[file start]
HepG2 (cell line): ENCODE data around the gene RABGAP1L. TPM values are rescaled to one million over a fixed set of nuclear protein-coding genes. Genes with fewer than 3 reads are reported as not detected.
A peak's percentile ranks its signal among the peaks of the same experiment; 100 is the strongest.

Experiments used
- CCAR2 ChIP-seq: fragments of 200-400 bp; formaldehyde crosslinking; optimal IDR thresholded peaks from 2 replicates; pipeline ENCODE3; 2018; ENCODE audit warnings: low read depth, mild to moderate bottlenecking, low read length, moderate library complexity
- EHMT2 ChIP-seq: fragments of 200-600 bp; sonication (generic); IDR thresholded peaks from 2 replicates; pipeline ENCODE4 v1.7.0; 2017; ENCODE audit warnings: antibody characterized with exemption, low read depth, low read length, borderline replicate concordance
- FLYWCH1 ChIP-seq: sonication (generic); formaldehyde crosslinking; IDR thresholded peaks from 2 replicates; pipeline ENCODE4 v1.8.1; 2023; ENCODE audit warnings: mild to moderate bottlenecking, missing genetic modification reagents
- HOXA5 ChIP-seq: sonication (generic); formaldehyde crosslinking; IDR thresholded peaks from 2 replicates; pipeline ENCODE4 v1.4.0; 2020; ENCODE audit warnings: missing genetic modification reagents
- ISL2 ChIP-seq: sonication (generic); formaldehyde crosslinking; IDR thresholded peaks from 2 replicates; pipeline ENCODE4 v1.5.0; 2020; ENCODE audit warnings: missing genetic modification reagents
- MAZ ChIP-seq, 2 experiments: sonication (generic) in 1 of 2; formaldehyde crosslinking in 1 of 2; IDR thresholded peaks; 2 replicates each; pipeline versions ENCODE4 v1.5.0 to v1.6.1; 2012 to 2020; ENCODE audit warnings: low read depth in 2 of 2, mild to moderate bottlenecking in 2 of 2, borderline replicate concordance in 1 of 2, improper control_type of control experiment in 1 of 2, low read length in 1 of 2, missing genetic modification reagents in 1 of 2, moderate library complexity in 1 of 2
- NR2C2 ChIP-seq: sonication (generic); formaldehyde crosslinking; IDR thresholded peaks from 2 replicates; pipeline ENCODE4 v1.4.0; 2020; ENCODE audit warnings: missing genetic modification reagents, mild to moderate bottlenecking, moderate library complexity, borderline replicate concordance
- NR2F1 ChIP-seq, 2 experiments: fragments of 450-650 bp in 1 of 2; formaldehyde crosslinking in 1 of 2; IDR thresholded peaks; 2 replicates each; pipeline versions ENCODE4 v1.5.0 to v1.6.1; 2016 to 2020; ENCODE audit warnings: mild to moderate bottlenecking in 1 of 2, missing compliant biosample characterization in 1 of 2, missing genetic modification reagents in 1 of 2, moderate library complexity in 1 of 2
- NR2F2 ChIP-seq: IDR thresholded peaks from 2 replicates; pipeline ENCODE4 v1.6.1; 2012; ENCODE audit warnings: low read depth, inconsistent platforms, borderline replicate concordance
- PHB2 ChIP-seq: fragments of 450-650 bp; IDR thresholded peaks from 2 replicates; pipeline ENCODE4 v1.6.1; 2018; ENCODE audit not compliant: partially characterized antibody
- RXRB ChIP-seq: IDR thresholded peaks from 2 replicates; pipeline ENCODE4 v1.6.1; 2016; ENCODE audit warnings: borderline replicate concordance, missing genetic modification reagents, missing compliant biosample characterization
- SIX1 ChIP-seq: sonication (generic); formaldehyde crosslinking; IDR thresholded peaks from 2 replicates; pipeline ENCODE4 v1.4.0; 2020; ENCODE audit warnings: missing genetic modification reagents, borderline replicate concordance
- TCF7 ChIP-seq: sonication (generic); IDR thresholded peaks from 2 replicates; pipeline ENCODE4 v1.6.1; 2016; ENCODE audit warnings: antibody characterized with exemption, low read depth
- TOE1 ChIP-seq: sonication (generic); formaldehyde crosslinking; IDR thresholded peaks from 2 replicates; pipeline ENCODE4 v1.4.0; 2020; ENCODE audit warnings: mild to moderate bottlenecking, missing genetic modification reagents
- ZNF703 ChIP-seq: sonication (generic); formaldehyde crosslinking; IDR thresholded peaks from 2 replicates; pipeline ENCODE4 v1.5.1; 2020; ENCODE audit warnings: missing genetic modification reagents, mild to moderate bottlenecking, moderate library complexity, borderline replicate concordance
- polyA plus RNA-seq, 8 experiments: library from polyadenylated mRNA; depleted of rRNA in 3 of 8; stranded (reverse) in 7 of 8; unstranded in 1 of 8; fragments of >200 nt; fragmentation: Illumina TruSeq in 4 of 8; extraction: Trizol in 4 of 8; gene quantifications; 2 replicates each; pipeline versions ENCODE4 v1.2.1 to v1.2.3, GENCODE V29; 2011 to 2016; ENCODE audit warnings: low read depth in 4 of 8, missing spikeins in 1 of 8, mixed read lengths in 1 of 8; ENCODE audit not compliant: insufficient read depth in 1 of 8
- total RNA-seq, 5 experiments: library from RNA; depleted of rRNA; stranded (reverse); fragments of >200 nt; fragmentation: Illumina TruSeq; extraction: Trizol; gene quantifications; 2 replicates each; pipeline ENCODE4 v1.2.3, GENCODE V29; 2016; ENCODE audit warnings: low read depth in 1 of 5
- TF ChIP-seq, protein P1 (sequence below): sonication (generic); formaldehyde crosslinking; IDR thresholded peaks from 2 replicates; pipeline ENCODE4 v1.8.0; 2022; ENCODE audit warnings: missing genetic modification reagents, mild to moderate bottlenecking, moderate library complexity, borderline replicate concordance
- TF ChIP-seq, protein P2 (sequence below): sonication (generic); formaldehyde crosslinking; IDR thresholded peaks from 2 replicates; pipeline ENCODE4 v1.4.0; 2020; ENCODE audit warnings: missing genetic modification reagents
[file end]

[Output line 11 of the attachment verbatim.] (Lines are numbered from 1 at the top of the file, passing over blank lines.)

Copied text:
- NR2F1 ChIP-seq, 2 experiments: fragments of 450-650 bp in 1 of 2; formaldehyde crosslinking in 1 of 2; IDR thresholded peaks; 2 replicates each; pipeline versions ENCODE4 v1.5.0 to v1.6.1; 2016 to 2020; ENCODE audit warnings: mild to moderate bottlenecking in 1 of 2, missing compliant biosample characterization in 1 of 2, missing genetic modification reagents in 1 of 2, moderate library complexity in 1 of 2